Multilab Direct Replication of Flavell, Beach, and Chinsky (1966): Spontaneous Verbal Rehearsal in a Memory Task as a Function of Age

Emily M. Elliott, Candice C. Morey, Angela M. AuBuchon, Nelson Cowan, Chris Jarrold, Eryn J. Adams, Meg Attwood, Büşra Bayram, Stefen Beeler-Duden, Taran Y. Blakstvedt, Gerhard Büttner, Thomas Castelain, Shari Cave, Davide Crepaldi, Eivor Fredriksen, Bret A. Glass, Andrew J. Graves, Dominic Guitard, Stefanie Hoehl, Alexis HoschStéphanie Jeanneret, Tanya N. Joseph, Chris Koch, Jaroslaw R. Lelonkiewicz, Gary Lupyan, Amalia McDonald, Grace Meissner, Whitney Mendenhall, David Moreau, Thomas Ostermann, Asil Ali Özdoğru, Francesca Padovani, Sebastian Poloczek, Jan Phillip Röer, Christina C. Schonberg, Christian K. Tamnes, Martin J. Tomasik, Beatrice Valentini, Evie Vergauwe, Haley A. Vlach, Martin Voracek

Research output: Contribution to journalArticlepeer-review

23 Scopus citations


Work by Flavell, Beach, and Chinsky indicated a change in the spontaneous production of overt verbalization behaviors when comparing young children (age 5) with older children (age 10). Despite the critical role that this evidence of a change in verbalization behaviors plays in modern theories of cognitive development and working memory, there has been only one other published near replication of this work. In this Registered Replication Report, we relied on researchers from 17 labs who contributed their results to a larger and more comprehensive sample of children. We assessed memory performance and the presence or absence of verbalization behaviors of young children at different ages and determined that the original pattern of findings was largely upheld: Older children were more likely to verbalize, and their memory spans improved. We confirmed that 5- and 6-year-old children who verbalized recalled more than children who did not verbalize. However, unlike Flavell et al., substantial proportions of our 5- and 6-year-old samples overtly verbalized at least sometimes during the picture memory task. In addition, continuous increase in overt verbalization from 7 to 10 years old was not consistently evident in our samples. These robust findings should be weighed when considering theories of cognitive development, particularly theories concerning when verbal rehearsal emerges and relations between speech and memory.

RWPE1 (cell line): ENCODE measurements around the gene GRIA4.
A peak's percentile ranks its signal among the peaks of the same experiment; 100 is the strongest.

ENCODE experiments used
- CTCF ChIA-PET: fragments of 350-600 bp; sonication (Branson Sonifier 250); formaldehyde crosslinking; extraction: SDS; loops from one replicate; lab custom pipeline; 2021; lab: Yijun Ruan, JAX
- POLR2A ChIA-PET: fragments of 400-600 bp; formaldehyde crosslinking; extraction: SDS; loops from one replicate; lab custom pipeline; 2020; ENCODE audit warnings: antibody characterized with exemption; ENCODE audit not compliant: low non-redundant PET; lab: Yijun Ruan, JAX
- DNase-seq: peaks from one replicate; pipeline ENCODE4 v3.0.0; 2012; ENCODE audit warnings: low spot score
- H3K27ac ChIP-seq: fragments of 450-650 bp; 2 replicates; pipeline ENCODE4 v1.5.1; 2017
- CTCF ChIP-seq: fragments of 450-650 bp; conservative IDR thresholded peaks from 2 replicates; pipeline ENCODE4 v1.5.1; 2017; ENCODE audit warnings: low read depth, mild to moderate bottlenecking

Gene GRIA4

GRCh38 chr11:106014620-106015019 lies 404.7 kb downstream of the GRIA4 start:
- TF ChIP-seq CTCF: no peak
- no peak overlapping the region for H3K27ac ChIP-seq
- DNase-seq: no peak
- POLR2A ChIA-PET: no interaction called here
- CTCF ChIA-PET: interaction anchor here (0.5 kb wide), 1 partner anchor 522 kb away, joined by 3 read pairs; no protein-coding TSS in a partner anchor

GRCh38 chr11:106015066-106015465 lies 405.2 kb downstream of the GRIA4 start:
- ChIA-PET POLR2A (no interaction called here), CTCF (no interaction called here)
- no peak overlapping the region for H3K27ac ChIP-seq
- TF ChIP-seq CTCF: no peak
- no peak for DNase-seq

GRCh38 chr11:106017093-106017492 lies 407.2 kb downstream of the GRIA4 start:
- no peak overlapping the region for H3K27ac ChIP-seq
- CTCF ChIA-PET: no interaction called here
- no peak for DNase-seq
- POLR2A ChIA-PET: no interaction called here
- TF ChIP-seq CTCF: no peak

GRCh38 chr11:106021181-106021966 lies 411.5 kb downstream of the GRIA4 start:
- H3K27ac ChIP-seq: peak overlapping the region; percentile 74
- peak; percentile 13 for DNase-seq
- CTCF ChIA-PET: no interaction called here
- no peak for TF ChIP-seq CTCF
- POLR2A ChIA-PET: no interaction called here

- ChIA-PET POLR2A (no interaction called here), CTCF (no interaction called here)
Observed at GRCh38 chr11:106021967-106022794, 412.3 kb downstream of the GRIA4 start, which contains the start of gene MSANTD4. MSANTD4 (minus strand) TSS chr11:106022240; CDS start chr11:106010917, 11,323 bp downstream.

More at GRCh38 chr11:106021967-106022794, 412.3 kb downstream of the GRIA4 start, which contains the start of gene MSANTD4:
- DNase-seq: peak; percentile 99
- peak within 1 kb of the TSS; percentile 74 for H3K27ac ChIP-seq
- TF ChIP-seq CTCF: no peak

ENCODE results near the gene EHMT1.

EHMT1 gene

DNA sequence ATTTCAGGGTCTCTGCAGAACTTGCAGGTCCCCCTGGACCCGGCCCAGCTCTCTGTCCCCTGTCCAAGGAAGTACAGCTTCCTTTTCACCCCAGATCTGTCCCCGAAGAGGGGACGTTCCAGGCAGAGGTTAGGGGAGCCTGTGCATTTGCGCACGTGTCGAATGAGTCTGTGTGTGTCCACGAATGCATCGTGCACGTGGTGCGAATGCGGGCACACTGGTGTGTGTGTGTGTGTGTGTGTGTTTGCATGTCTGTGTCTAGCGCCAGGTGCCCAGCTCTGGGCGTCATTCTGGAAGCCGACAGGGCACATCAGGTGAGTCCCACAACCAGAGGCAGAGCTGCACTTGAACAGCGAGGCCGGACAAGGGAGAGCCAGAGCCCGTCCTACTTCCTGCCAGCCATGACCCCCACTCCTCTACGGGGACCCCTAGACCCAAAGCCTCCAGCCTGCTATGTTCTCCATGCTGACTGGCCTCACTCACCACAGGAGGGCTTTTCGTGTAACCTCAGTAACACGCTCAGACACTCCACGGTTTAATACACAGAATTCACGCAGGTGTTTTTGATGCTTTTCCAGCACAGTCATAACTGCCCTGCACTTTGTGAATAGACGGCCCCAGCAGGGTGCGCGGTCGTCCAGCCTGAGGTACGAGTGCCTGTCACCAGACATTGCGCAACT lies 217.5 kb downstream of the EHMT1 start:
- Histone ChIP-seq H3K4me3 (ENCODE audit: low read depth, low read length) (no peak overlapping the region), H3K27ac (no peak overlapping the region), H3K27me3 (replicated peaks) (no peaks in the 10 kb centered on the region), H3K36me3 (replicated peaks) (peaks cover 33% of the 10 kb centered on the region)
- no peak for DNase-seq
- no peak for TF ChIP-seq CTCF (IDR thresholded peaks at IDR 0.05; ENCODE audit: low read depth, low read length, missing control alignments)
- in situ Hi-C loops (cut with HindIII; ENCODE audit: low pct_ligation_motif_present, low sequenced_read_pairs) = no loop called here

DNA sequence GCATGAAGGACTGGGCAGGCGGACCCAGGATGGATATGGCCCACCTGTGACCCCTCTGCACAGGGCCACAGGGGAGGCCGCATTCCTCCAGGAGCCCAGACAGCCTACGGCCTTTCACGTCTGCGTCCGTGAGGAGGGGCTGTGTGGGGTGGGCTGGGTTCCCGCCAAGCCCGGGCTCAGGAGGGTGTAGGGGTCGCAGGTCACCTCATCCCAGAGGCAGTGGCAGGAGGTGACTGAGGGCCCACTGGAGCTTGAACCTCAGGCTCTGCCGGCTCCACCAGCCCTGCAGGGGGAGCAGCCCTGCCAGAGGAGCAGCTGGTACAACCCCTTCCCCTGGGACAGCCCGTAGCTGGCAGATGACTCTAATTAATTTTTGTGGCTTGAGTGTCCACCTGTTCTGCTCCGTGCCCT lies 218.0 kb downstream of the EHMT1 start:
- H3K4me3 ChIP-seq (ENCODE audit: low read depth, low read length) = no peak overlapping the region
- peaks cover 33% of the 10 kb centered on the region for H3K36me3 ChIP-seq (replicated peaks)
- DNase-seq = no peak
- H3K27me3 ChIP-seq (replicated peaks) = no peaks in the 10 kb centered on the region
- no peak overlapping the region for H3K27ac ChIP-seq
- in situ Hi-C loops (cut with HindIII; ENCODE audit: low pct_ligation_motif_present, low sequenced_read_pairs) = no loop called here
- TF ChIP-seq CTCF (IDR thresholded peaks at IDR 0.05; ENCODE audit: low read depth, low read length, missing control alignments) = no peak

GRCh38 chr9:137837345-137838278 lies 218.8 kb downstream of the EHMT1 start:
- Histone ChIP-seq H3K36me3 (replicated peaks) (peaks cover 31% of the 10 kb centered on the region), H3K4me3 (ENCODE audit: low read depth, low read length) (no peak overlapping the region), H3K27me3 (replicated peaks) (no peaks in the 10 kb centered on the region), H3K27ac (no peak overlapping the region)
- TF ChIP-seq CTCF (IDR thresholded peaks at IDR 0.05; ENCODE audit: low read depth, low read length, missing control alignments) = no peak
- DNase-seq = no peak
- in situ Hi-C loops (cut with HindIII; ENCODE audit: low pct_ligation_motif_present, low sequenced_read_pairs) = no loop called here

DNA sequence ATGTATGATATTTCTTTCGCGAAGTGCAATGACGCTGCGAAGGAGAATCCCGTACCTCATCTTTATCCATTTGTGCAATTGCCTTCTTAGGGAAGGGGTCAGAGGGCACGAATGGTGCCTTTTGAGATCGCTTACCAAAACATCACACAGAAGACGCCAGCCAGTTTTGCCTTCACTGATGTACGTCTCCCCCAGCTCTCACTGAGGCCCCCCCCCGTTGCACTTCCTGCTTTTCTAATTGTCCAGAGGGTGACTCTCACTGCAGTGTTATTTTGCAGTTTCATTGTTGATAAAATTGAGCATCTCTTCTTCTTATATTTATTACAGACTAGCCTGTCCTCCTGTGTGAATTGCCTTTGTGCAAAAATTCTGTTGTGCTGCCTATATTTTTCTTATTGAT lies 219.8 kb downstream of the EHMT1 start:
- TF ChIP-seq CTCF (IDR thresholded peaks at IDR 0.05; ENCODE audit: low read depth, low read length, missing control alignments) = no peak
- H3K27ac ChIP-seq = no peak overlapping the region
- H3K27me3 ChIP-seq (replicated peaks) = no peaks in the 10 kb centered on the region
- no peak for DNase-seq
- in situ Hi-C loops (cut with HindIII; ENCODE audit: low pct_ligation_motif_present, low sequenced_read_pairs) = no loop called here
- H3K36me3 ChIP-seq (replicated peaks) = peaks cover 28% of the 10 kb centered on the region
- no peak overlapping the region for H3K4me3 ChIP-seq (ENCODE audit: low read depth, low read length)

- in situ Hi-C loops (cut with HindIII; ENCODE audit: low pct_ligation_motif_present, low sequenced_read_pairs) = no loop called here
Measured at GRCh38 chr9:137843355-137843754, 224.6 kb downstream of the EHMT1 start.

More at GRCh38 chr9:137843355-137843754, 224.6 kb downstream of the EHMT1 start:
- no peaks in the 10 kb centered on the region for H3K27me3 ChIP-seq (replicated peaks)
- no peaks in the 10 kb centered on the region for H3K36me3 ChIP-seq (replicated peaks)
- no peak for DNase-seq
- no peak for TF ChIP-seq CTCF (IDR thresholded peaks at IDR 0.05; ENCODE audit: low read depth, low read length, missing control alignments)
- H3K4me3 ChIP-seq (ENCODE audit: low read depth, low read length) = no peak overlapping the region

Original languageEnglish (US)
JournalAdvances in Methods and Practices in Psychological Science
Issue number2
StatePublished - 2021


  • Registered Replication Report
  • development
  • memory
  • open data
  • open materials
  • preregistered
  • rehearsal
  • short-term memory
  • verbalization
  • working memory

ASJC Scopus subject areas

  • General Psychology


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